A leading security expert in the UK has called for a ‘global cyber police force’ in the midst of the WannaCry ransomware attack. With more than 200,000 victims in 150 countries, security experts have been calling on governments around the world to take cyber security more seriously.
Mark Skilton, of Warwick Business School, believes a worldwide online watchdog needs to be established in order to prevent ‘potentially fatal’ attacks. "This attack has shown there needs to be a 'cyber police force' at a global level to help manage these escalating threats with the right level of specialist skills, and not just vendors sorting it out for themselves,” he said. "With Microsoft, as well as many other vendors and cyber response agencies, citing a 75 per cent increase in user expectation to be cyber-attacked in the next 12 months, this attack has just gone to the 'next level'.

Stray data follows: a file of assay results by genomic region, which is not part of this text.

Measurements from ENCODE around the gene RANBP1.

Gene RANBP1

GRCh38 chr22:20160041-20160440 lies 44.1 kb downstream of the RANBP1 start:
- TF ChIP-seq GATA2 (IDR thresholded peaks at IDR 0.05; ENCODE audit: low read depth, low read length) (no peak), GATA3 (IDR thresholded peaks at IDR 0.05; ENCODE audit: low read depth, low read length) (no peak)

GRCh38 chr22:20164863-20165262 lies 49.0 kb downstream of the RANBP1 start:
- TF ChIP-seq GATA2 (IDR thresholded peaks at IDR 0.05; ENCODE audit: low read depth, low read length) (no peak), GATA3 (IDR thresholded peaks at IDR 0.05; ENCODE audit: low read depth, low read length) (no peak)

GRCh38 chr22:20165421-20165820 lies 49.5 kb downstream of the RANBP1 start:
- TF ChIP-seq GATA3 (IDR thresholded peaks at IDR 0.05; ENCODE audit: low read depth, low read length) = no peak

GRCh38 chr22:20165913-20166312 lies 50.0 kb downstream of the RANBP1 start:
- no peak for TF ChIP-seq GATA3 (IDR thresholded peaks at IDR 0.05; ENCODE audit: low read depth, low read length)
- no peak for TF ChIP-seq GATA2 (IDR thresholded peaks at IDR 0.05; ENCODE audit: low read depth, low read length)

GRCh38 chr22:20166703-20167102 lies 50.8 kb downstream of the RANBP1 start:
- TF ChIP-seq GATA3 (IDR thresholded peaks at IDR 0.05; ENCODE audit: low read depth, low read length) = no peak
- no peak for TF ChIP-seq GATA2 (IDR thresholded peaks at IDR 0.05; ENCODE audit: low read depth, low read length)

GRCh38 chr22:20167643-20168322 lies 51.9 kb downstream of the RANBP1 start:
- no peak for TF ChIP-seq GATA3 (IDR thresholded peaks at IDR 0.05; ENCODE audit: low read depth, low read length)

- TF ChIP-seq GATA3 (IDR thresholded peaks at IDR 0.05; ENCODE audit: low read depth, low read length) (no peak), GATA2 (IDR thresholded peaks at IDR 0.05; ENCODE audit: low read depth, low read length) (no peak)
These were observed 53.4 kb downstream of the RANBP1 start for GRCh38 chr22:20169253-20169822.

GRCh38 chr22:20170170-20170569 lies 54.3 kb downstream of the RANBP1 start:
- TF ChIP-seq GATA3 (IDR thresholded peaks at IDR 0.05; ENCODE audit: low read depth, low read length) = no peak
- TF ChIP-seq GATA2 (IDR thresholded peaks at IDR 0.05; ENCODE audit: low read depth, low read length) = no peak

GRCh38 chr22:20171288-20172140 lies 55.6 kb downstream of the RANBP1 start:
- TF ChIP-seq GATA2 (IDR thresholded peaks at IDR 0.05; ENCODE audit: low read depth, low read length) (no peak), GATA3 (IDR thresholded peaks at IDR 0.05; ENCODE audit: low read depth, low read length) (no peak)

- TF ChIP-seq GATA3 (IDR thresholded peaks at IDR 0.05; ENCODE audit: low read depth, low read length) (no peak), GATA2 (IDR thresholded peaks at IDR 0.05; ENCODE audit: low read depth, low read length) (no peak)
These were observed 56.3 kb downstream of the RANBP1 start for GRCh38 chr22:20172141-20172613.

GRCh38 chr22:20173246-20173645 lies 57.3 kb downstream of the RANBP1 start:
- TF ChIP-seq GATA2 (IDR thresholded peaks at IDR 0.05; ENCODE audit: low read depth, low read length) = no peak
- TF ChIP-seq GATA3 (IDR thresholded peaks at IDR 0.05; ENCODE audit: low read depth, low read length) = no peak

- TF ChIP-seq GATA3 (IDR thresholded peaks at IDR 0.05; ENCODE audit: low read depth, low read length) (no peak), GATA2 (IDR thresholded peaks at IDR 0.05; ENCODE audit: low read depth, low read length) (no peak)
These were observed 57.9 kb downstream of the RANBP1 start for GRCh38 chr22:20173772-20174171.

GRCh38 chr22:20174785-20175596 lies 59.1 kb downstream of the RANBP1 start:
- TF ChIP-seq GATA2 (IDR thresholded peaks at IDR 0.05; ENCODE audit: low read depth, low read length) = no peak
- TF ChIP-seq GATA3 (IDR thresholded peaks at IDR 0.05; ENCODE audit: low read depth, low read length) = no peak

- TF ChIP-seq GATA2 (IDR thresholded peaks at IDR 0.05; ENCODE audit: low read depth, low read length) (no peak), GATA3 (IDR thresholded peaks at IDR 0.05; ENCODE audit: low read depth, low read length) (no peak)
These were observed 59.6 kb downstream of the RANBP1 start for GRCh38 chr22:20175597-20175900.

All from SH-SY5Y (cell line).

"Ransomware is the third generation next development after Denial of Service (DOS) and data breach theft, to not only enter computers, but inflict psychological and financial loss at the same time.
He added: "My research has found a need for a global legal system to govern the internet as its activity is unseen and spreads across geographic and commercial jurisdictions. While we all carry the liability, we have little protection to tackle what is now open full scale war with the criminals.”
Skilton is not the only industry expert calling for greater controls. Last week, Microsoft president Brad Smith slammed governments around the world over their inadequate cyber defence policies. “The governments of the world should treat this attack as a wake-up call,” Smith wrote on the company’s blog. “We need governments to consider the damage to civilians that comes from hoarding these vulnerabilities and the use of these exploits. An equivalent scenario with conventional weapons would be the US military having some of its Tomahawk missiles stolen.”